By Estelle Roiena, Associate, Financial Services & Blockchain
If you’re asking yourself whether the hype around blockchain is worth looking into it, the answer is yes.
You should definitively look to understand what the is fuss all about because there is a high probability that the future of blockchain will impact your work, your business and potentially your day-to-day life much sooner that you realise!
Let me first demystify this concept – because blockchain technology has become a concept beyond the technology itself, and make one point very clear: blockchain is NOT Bitcoin. The blockchain technology (commonly just called blockchain), also known as Distributed Ledger Technology (DLT) has been invented to enable Bitcoin transactions, in a fully decentralised and transparent approach. Imagine a giant, decentralised, shared, replicated, synchronised and distributed database that records immutable electronic transactions in a secure way. You then have the global picture of a blockchain.
Transactions are chronologically entered, shared and replicated between the participants and secured by cryptographic sealing, making them very difficult to falsify. The ledger is synchronised periodically and blocks of transactions are verified and validated by peer monitoring. Every participant has a replica of the ledger and a private key that represents a legal identity. The blockchain therefore, allows traceability, authenticity, accountability, privacy, security and data handling.
The decentralised part illustrates the peer-to-peer transactions, and that, to me, is probably the most important idea to retain, because it gives you a glimpse of the potentiality of the blockchain as a transformative technology, beyond the Bitcoin application. Even though no consensus has been reached on whether and how it should be applied to other markets, the idea of a decentralised ecosystem endorsed by the blockchain technology has started to flourish. We are about to enter a new era, repeating the same patterns as e-commerce: internet has allowed to intermediate consumers and consumers have become producers.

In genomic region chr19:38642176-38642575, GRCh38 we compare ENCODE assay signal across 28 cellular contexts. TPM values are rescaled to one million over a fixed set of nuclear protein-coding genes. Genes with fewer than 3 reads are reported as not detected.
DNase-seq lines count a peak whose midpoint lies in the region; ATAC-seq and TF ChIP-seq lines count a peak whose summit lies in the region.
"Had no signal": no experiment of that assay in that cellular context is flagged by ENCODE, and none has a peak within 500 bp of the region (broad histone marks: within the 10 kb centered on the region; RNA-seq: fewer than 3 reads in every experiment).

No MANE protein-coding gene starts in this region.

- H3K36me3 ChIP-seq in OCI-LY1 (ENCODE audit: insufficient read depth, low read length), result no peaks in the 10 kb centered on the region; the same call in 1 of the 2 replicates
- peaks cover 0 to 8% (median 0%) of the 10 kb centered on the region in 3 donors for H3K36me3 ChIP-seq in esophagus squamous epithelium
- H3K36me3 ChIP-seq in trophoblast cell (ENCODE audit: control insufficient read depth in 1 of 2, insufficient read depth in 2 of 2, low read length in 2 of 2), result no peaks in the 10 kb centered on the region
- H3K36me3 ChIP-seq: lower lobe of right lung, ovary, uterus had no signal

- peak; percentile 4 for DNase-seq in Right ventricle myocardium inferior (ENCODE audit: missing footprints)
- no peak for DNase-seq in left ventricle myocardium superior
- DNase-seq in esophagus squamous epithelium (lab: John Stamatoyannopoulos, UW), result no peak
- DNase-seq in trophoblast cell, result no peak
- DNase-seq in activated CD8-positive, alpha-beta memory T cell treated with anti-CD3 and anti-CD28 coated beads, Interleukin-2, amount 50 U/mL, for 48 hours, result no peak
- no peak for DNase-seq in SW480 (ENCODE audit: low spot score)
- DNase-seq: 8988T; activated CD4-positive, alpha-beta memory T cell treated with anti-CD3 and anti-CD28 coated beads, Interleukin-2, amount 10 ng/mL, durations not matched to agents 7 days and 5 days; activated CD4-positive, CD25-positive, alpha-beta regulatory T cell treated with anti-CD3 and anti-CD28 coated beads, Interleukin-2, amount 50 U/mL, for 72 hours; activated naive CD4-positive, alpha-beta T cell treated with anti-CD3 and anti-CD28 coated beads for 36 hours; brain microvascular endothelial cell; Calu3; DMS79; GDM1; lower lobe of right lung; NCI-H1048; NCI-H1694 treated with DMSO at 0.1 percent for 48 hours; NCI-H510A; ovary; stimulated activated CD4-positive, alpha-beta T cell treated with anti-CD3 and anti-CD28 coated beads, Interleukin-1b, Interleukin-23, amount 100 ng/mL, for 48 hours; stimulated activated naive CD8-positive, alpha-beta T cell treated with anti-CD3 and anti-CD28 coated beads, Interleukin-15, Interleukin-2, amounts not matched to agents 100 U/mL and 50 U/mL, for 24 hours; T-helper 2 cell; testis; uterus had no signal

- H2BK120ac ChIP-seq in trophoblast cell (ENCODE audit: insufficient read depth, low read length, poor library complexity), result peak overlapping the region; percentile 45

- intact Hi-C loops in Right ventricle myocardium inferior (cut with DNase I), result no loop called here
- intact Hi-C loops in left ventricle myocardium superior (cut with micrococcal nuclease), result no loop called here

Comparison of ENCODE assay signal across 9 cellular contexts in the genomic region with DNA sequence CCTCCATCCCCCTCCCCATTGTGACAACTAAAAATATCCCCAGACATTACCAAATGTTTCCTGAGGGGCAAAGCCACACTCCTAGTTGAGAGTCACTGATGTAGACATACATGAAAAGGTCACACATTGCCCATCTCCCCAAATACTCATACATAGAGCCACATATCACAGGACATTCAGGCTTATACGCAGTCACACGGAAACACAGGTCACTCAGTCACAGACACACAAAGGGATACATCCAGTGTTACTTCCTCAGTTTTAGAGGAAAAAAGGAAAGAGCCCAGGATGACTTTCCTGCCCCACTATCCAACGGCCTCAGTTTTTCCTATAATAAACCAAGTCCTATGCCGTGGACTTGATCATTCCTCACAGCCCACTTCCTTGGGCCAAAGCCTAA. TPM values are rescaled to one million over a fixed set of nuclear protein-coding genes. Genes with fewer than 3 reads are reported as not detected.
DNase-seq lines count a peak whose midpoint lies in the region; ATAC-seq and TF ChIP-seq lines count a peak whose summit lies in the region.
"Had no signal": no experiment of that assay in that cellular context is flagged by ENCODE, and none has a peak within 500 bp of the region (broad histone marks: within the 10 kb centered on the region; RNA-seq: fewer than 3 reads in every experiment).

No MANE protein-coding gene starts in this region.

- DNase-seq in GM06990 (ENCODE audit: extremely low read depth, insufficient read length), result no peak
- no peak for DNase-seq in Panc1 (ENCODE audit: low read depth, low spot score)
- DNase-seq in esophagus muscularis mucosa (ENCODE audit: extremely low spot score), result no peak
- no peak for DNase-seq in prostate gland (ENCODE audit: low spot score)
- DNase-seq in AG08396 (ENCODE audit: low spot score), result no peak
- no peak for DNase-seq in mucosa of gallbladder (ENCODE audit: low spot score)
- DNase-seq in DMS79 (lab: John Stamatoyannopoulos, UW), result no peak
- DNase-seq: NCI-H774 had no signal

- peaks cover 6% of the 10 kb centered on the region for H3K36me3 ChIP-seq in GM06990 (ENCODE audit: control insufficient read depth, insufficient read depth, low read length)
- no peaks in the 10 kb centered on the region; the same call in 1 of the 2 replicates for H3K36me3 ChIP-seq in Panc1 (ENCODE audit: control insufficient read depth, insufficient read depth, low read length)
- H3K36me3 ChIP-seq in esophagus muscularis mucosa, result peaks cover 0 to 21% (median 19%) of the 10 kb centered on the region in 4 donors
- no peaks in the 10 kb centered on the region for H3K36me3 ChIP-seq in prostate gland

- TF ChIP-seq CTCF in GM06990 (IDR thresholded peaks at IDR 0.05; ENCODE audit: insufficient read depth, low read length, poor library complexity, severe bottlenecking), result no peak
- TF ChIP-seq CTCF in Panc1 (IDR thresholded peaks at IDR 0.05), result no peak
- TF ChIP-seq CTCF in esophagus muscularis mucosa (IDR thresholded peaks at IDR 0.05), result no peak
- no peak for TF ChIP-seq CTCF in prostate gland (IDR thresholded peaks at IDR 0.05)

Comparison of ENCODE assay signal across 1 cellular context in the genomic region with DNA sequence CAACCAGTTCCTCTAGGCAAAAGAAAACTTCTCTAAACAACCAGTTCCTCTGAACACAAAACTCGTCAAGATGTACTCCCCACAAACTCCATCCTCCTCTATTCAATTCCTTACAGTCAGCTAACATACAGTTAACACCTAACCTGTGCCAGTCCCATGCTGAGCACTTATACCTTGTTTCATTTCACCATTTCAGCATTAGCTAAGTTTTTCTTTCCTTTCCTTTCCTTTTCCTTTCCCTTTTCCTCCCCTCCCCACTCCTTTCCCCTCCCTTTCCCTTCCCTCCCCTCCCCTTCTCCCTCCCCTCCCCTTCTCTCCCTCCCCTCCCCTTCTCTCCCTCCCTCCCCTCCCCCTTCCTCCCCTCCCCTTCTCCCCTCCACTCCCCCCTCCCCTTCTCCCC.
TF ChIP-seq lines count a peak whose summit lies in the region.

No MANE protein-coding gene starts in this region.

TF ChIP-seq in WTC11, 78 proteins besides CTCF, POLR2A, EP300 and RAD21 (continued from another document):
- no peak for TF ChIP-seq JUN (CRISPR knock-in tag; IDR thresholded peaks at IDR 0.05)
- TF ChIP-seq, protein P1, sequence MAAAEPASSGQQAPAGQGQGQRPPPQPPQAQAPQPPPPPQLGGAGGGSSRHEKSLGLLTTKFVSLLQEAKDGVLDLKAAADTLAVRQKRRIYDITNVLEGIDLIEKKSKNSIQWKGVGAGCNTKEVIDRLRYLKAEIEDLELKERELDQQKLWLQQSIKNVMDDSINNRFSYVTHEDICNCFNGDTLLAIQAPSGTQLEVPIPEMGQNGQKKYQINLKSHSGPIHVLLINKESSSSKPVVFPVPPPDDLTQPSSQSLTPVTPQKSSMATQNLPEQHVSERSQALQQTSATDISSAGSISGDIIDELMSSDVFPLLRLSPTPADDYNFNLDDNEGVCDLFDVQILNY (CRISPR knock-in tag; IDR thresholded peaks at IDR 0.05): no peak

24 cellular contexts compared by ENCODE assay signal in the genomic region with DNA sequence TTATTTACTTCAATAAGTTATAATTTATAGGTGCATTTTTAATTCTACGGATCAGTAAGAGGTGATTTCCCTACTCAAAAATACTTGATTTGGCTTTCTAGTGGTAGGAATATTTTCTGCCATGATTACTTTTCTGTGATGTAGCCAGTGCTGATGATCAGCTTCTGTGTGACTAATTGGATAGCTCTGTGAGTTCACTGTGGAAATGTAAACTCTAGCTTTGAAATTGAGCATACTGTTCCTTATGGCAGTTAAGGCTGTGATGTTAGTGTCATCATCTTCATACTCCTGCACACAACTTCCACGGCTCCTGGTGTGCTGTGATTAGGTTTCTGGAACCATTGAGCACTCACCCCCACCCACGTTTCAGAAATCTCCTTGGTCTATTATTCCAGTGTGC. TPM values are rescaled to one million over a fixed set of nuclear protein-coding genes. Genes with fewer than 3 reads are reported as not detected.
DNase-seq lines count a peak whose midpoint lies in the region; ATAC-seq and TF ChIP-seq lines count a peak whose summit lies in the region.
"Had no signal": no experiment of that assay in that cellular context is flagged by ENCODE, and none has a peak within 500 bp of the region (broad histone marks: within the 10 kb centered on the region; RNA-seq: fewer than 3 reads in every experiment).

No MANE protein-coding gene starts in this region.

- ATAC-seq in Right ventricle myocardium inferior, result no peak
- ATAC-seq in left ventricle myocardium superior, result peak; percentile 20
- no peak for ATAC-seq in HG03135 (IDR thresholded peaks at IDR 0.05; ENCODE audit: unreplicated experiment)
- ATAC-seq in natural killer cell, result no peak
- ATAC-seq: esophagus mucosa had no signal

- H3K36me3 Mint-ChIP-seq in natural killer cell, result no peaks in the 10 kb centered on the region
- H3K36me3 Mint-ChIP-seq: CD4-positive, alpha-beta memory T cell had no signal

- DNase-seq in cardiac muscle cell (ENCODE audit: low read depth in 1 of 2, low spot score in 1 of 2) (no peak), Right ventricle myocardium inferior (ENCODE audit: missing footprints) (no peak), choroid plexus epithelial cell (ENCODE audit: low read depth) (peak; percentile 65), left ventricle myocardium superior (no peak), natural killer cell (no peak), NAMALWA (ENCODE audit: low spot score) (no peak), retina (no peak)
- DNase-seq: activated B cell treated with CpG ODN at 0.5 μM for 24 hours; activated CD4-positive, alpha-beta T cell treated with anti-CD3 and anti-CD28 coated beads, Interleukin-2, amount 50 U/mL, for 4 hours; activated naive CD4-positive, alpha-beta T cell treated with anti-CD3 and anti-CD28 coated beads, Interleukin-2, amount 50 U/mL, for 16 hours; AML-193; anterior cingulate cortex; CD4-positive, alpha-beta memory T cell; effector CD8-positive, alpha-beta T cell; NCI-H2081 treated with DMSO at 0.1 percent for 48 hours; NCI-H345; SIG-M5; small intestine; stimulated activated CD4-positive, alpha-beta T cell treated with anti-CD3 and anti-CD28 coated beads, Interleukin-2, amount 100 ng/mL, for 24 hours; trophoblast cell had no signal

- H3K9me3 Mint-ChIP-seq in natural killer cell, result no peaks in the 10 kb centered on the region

Similarly, the blockchain has started to create a paradigm shift in many industries, especially within financial services. The loss of trust in financial markets since 2007, coupled with a fragmented, inefficient architecture are pushing the sector towards a decentralised system. So, how could the blockchain answer inefficiencies inherent to the system, whilst complying with new requirements (greater transparency, better management of risks and higher capital) demanded by the regulators? To start, you would have to define the technology you need – whereas the Bitcoin application works on a public blockchain, financial institutions are looking at private blockchains where only authorised parties could access particular records for confidentiality purposes.
Then, define the business use cases. The technology will be applied to many departments; the question is where to start? For instance, blockchain will be useful for the ‘Know Your Customer’ (KYC) process. We can imagine a secured, distributed ledger shared between a closed group of banks and a regulator; this could help reduce duplication of verifications at the client on-boarding stage.
Another use case of blockchain implementation, that may be obvious in terms of benefits, is the post-trade application: by removing the various intermediaries, blockchain technology will significantly reduce costs and time. A real-time clearing and settlement process would remove the counterparty risk, mitigate the settlement risk and decrease the scope for data errors.
Exciting, isn’t it? Of course those kinds of changes don’t come easy. And, with the technology being in its infancy, there is a lot of interrogation around both the technicalities and implications.
How does one ensure anonymity, confidentiality and privacy – essential for financial institutions – whilst enabling greater transparency? Should you start by implementing small blockchains for different activities and scale up, or participate in a larger consortium to avoid interoperability issues? If the blockchain removes the middlemen then what will the roles be for banks, custodians, clearing and settlement houses? What would be the impact on the whole architecture of the financial markets? Last but not least, to what extent would the regulations around blockchain impact its implementation?
Nevertheless, one fact has been indisputably acknowledged: The blockchain revolution is here disrupting many industries, but it will not happen overnight.
A “wait-and-see” strategy is no longer an appropriate response and every organisation must prepare for change.
This change will require a pragmatic, well-adjusted approach and an active early engagement of all the stakeholders.
Not sure where to start on your blockchain adoption journey? We do! Why not take a look at our Blockchain Training Sessions and Innovation Workshops.
Note: This article has been originally written and published for Albany Beck